Centers of higher education have been around for hundreds of years, and even millennia in some cases, but not all withstand the test of time. Over the centuries, many of the world’s oldest universities have disbanded, split into autonomous colleges or become modernized beyond all recognition.
The ancient institutions that are here today are significant for their historic legacies and for proving their ability to adapt to modern contexts and remain relevant in a globalized world in spite of intense competition.
Here we cover some of the oldest universities in the world, all of which feature in one of the QS rankings. Most are located in Europe, due to the particularly impressive number of longstanding and prestigious universities in this region, but there’s also an African representative to consider.
This is not intended to be a list of the 10 oldest universities in order of establishment, but instead highlights 10 of the oldest universities which also have a high international ranking.
1. University of Bologna
Established in: 1088
The ‘Nourishing Mother of the Studies’ according to its Latin motto, the University of Bologna was founded in 1088 and, having never been out of operation, holds the title of the oldest university in the world. Until relatively modern times, the university only taught doctorate studies, but today it has a diverse range of programs at all levels.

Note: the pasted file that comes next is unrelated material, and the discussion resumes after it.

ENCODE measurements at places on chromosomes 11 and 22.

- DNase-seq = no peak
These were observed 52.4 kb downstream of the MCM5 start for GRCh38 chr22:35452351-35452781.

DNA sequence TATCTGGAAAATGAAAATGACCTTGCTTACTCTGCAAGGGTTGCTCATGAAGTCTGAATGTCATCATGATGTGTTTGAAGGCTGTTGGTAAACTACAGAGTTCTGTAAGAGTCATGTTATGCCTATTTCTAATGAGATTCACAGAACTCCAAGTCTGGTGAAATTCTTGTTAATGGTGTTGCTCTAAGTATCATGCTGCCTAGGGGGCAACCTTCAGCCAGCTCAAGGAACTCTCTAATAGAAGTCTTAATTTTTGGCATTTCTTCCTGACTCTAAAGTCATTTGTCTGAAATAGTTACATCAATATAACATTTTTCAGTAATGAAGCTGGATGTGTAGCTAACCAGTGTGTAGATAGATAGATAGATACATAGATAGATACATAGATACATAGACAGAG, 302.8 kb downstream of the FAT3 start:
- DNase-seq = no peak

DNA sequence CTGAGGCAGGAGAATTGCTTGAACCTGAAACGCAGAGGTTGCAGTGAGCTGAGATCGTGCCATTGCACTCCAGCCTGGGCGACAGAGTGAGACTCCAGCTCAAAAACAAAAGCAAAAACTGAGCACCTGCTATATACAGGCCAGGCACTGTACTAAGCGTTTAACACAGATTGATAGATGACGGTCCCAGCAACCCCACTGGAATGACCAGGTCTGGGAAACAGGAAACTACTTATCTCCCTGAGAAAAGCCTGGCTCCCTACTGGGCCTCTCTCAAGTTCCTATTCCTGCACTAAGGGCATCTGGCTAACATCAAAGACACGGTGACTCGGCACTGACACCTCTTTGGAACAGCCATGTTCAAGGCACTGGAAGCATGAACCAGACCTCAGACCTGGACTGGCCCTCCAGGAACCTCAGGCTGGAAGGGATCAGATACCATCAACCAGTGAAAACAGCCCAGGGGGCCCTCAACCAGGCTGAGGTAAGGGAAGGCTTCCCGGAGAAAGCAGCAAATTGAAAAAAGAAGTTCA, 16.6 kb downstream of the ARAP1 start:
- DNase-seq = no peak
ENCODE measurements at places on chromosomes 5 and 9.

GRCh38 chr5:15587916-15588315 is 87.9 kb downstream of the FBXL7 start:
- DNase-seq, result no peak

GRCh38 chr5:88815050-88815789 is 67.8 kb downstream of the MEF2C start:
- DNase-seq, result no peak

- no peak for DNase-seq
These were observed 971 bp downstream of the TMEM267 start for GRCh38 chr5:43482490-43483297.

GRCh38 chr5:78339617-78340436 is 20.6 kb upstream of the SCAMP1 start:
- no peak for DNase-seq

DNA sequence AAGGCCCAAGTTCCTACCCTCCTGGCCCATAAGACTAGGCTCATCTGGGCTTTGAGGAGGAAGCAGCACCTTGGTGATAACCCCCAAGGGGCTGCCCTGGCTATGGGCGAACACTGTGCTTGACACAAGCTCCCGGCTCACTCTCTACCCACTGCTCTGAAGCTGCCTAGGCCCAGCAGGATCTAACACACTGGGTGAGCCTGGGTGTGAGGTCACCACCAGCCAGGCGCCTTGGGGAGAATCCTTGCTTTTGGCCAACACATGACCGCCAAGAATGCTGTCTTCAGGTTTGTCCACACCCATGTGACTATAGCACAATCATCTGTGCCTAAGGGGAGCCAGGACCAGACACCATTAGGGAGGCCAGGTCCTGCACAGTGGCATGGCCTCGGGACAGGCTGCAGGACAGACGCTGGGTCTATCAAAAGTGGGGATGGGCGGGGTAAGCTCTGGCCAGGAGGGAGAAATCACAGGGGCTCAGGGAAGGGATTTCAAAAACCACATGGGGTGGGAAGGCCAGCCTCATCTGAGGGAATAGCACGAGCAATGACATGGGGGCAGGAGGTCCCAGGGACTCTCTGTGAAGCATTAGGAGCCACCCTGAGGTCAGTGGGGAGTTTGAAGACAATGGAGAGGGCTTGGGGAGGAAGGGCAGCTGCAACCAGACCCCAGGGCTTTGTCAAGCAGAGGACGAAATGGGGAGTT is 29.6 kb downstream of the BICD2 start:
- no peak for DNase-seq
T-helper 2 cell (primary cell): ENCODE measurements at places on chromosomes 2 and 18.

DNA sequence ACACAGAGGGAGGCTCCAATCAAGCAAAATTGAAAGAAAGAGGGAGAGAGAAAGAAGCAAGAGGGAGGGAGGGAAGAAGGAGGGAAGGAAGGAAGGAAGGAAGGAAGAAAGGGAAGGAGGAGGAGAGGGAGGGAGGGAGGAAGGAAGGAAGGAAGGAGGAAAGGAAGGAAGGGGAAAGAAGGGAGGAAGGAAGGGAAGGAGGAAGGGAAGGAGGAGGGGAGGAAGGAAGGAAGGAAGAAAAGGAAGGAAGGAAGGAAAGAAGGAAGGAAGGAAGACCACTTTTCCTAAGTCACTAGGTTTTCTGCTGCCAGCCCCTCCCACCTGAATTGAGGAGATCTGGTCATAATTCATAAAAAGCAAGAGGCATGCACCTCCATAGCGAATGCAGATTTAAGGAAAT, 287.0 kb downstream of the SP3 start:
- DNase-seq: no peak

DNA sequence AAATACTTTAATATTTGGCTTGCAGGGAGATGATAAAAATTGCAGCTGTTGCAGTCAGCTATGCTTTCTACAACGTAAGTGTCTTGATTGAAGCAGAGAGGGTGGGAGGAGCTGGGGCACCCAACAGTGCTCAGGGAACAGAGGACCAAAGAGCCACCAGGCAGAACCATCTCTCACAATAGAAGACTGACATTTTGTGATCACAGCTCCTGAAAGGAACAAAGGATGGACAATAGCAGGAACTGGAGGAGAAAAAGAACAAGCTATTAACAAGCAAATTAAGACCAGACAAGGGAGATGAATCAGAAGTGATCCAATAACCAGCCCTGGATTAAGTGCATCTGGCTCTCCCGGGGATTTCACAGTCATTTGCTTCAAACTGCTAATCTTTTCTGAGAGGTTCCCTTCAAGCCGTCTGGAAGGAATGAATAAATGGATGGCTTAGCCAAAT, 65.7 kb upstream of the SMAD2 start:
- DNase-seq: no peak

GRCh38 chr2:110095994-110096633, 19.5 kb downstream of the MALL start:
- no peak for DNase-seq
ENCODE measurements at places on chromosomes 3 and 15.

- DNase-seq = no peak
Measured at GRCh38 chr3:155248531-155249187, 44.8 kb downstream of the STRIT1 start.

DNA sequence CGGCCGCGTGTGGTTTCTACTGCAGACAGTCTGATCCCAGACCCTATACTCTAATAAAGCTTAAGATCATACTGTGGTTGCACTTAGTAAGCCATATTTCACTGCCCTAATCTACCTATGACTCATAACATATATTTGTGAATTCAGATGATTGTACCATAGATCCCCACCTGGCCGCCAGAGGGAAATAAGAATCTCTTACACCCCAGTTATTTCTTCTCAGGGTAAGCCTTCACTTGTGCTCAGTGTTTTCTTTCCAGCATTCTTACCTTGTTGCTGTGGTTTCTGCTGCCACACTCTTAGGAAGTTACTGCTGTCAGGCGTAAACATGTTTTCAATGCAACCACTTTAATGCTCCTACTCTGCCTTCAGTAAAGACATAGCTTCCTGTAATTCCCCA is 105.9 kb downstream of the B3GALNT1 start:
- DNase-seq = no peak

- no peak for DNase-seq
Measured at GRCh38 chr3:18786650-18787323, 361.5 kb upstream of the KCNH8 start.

Located in Bologna, Italy, it has an enrolment of around 87,760 students, of which 6,400 are international students. Famous alumni include three popes, numerous businessmen and several Italian politicians.
2. University of Oxford
Location: United Kingdom
Established in: 1096-1167
With an alumni list that includes 28 UK Prime Ministers, 20 Archbishops of Canterbury, 12 saints, 27 Nobel laureates, 50 Nobel Prize winners and one Sir Stephen Hawking, the University of Oxford is as respected as it is old.